LONDON, England – London’s trams are being fitted with automatic-braking systems three years after a derailment killed seven people.
The safety measure – automatic braking – is one of 15 recommended by the Rail Accidents Investigation Branch (RAIB) following its inquiry into the Croydon crash in November 2016.
There were 61 others injured when the tram, travelling at almost four times the speed limit, derailed.
Transportation for London (TfL) said the installation took three years because it “needed to be right”.
London will be the first U.K. tram service to have an automatic braking system.
Yellow beacons on tracks will monitor speeds and automatically apply the brakes if a tram exceeds speed limits.
The tram that crashed on a curve approaching the Sandilands stop in Croydon, was travelling at 43.5mph in a 12mph zone, investigators found.
“This is a particularly complex system where you are dealing with trams that are 20-years-old and we’re having to install something that interferes… with the acceleration and braking systems of the tram and we need to know it’s right,” said Mark Davis, TfL’s general manager of London Trams.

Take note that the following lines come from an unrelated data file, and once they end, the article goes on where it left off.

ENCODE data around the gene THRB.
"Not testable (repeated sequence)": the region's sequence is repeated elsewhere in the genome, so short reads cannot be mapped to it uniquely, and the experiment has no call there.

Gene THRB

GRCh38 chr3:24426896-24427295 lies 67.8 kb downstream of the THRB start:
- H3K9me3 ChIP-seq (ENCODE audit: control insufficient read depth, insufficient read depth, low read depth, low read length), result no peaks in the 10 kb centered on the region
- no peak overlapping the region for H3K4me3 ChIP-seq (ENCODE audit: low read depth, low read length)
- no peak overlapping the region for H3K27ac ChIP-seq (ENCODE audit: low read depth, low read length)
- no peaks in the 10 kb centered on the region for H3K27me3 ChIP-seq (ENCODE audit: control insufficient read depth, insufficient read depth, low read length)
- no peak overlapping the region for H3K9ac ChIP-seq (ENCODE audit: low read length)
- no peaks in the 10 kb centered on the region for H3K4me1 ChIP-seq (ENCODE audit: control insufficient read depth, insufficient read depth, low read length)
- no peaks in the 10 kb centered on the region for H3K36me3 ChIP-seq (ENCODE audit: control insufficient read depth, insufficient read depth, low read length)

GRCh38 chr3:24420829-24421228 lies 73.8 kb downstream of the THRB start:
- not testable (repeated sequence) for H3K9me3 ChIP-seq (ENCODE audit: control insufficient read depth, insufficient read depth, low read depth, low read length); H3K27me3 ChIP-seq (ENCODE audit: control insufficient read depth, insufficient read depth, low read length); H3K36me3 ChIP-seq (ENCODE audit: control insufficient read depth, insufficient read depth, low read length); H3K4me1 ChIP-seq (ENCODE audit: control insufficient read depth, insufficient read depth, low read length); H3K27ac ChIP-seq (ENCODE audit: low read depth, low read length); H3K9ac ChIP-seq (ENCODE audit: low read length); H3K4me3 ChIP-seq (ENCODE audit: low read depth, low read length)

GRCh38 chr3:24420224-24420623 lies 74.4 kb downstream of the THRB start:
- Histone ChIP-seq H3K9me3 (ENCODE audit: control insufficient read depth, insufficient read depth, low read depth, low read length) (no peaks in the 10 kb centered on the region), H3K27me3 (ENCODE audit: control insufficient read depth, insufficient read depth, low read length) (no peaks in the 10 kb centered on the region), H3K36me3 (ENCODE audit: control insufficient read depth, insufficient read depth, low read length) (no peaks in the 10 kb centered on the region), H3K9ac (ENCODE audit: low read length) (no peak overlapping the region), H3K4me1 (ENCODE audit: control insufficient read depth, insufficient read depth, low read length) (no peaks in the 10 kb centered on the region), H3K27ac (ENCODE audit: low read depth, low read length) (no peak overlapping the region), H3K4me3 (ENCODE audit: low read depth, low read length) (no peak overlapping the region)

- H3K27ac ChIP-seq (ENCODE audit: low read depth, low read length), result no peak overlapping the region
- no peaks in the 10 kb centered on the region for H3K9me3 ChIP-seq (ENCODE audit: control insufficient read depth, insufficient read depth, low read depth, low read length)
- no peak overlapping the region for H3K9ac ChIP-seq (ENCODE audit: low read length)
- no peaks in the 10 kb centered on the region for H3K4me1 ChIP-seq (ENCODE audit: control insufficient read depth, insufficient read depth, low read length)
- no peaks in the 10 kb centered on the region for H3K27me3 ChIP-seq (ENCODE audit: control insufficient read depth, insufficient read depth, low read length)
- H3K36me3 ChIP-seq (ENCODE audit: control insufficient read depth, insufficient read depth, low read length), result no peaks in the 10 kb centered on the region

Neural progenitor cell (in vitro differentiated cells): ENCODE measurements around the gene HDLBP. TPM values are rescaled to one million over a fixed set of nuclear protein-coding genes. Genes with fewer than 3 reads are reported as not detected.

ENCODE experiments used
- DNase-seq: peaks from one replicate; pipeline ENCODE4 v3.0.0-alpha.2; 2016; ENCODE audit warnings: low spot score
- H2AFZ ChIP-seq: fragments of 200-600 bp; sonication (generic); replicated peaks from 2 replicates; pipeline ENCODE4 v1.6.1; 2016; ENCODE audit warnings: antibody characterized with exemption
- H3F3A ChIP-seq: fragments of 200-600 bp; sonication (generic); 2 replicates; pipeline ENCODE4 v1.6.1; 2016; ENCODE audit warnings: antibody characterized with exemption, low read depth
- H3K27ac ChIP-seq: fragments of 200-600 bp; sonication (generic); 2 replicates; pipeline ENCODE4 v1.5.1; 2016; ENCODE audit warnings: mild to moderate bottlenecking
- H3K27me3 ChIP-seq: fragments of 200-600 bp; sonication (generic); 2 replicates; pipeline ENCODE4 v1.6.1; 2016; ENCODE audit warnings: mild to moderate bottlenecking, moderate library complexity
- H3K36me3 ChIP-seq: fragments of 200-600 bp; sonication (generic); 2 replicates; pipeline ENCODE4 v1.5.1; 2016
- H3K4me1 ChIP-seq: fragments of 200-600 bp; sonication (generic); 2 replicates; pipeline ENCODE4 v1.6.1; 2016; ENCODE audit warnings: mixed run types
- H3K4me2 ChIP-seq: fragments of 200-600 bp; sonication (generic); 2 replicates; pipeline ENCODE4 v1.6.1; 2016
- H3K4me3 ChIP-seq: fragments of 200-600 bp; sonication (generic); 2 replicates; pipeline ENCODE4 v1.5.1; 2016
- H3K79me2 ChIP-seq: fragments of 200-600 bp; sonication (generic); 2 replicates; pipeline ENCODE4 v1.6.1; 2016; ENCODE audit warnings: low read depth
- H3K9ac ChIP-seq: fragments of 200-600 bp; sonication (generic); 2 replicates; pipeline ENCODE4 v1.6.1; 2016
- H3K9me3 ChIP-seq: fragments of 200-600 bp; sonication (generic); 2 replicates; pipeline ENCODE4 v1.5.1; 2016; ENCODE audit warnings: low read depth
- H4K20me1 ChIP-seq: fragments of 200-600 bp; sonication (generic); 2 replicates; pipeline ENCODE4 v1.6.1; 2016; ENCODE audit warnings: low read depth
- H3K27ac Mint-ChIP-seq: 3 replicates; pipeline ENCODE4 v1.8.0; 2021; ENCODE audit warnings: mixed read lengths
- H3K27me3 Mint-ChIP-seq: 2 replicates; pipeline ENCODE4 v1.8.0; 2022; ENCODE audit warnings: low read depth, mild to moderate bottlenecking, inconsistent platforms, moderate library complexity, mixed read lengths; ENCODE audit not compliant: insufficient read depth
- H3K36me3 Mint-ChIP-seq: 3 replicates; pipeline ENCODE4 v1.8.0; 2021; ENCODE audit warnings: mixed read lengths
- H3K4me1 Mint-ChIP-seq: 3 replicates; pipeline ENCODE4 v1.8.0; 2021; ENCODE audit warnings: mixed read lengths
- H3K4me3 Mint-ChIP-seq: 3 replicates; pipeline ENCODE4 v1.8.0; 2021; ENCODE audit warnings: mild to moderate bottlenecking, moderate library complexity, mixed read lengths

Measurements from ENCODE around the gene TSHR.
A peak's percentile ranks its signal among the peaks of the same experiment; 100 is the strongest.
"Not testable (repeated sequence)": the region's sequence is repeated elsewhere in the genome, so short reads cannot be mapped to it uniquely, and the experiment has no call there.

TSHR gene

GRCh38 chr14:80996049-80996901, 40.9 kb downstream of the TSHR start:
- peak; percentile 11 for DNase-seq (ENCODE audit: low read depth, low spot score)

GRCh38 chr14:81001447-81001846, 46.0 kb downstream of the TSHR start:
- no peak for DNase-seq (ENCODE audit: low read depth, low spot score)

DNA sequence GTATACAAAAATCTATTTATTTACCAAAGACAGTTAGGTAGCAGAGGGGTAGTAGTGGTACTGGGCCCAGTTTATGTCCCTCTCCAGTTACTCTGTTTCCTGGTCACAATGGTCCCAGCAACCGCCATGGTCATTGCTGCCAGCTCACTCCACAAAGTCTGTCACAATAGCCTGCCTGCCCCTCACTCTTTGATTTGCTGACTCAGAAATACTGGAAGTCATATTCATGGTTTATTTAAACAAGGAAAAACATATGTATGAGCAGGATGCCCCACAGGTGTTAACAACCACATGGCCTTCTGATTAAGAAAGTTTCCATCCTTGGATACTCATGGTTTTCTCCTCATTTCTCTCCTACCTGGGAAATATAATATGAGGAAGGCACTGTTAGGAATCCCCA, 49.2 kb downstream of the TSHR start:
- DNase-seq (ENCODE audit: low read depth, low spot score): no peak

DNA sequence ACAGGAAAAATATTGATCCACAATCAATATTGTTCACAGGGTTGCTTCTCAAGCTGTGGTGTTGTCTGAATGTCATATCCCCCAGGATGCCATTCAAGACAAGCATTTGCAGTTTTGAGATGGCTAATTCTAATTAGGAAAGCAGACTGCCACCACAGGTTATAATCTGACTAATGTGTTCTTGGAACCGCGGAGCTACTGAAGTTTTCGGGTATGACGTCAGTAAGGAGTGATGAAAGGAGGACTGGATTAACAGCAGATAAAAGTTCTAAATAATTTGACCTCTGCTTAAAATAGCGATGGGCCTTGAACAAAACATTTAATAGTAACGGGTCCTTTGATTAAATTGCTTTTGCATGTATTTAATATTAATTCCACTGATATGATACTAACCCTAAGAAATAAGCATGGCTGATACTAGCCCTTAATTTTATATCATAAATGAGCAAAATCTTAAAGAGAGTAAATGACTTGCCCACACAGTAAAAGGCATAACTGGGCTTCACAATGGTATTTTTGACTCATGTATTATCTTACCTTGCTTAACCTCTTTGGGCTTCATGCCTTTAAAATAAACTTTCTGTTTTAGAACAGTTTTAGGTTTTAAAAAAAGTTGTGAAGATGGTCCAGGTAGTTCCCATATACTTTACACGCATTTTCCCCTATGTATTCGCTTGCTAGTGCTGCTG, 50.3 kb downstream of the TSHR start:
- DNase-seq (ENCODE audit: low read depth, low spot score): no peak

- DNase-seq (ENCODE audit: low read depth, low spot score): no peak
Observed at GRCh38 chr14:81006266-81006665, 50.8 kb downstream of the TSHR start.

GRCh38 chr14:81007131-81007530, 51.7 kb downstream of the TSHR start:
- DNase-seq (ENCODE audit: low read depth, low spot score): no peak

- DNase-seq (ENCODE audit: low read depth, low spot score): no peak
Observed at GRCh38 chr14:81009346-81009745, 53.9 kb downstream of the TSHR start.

The new braking system would initially be configured for priority high-risk locations, but would be fitted in all trams by the end of the year TfL added.
braking will operate alongside another system launched in 2017 to warn of
driver distraction and tiredness.
During its investigations the RAIB found the driver had taken a micro-sleep and that this was linked to fatigue.
Andy Benham, a tram driver not involved in the crash, has been using a simulator to train for the new safety system.
“It’s very reassuring. At the moment a lot of the driving is just down to the driver, so having this as a back-up in case anything should go wrong, you know you are safe,” he said.
Other safety measures include cats eyes fitted in tunnels and chevrons painted on bends to help the driver.